In many ways, my first two experiences voting are my most memorable.

In 1986, just after my 4th birthday, my parents took me with them as they cast their votes in the midterm elections at the elementary school in my mountain hometown of Spruce Pine.  My mom even let me take the little stylus and punch the holes on the ballot – don’t worry, she told me which ones to punch – and I had a blast doing so, since that’s about the funnest thing you can ever hope to do as a 4-year-old in Spruce Pine.  Throughout the rest of the day I expressed my excitement about “the vote” to anyone who would listen, and begged my parents to let me “go back to the vote tomorrow.”

The only Republican presidential ticket I ever voted for.

Two years later, as a kindergartner, I voted in my first presidential election.  I looked at the two names on the ballot, and recognized one. I had no idea who Michael Dukakis was, but I had been introduced to George Bush when I watched his Republican National Convention speech that summer along with my parents.  “Who’s that man talking?” I asked them as we watched the speech on CNN.

“That’s George Bush,” Dad explained.  “He’s the vice president.”

“Why are all these people cheering?  This is serious!”  I guess I hadn’t yet grasped the concept of “firing up the base.”

But because of that speech, I did understand “name recognition.”  I circled George Bush’s name on my ballot and turned it in.  Bush carried Mrs. Sossamon’s classroom by a narrow margin of 14 votes to 12, meaning that Governor Dukakis polled five points higher in our classroom than he had in the state of North Carolina.  I guess we were a Democratic stronghold.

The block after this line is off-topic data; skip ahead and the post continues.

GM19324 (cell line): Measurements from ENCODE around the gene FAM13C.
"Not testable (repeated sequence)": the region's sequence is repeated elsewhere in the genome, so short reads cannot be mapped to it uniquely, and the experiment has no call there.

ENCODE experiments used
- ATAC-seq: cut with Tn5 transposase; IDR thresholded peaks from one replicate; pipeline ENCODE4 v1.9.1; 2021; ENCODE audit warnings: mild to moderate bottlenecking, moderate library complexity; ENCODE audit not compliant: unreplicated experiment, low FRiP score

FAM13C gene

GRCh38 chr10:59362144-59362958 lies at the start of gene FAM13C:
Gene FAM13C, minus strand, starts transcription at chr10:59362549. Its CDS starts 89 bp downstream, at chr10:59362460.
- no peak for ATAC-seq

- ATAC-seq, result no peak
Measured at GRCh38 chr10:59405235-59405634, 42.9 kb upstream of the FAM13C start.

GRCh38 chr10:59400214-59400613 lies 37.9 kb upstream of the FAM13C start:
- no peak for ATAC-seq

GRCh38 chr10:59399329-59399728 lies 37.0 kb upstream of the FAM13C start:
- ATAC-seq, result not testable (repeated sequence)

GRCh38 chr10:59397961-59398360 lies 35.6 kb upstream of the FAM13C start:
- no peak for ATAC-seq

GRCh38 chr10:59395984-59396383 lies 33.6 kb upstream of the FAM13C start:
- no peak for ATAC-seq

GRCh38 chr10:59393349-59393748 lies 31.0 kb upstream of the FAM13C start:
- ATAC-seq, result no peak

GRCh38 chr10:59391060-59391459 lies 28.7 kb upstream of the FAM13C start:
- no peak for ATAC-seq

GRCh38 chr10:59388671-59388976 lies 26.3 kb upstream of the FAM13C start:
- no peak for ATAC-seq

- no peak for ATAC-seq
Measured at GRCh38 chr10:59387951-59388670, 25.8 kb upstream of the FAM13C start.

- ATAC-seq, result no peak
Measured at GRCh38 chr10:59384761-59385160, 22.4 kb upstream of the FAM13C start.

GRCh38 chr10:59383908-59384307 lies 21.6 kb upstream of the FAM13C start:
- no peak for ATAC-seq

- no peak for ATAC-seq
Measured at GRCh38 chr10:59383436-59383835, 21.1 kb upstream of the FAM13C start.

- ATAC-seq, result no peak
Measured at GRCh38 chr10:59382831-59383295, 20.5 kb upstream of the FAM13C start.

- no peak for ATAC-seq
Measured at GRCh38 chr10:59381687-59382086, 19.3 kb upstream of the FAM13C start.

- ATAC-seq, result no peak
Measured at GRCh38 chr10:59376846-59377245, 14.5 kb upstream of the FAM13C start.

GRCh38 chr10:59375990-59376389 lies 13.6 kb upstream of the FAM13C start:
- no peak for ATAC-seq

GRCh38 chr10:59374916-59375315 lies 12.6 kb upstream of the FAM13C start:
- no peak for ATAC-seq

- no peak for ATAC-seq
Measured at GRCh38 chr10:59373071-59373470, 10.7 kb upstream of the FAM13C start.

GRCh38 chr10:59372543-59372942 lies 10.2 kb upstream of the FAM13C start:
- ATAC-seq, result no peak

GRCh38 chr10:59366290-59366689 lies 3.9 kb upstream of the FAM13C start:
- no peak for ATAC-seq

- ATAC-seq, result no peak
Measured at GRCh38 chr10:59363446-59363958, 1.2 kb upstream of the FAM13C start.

Anyway, when I got home, Mom met me at the door.  “What did you do at school today, Alex”

“We voted!!!”

“That’s great,” Mom said, smiling.  “Who did you vote for?”

“Bush!!” I excitedly replied.

Mom’s smile disappeared.  “Alex… go to your room.”  Four years later, not wanting to be grounded again, I voted for Bill Clinton.

So maybe voting isn’t as fun now as it was when I was a kid.  But I still get a little excited every time I go to the polls.  Since I turned 18 about a week before the 2000 election, my first ballot that counted was actually cast in the 2000 Democratic primary when I was a 17-year-old high school junior.  I got up super early that morning and went to the precinct at about 6:30 a.m., an hour before school started.

Between primaries and general elections I’ve voted at least a dozen times now, but that excitement is still there.  This year was a first for me – I voted early.  For years I always had the funny feeling that my vote wasn’t real unless I did it on Election Day, but I decided to take care of it early this year since my precinct is one of the biggest in Durham County and I didn’t feel like standing in line for two hours on Tuesday.  All the same, it was an exciting experience to know that I had a say, however minuscule, in who gets to shape public policy going forward.  And as I drove home, I called my mom to let her know that I had just “gone to the vote” – that’s what we still call it in my family.  Voting may not be fun to you, but it’s still a privilege and a right that many people the world over don’t get.  Cherish it.

So on Tuesday, regardless of who you’re supporting, make your voice heard.  Take your right to be heard seriously.  And go to the vote.

Advertisements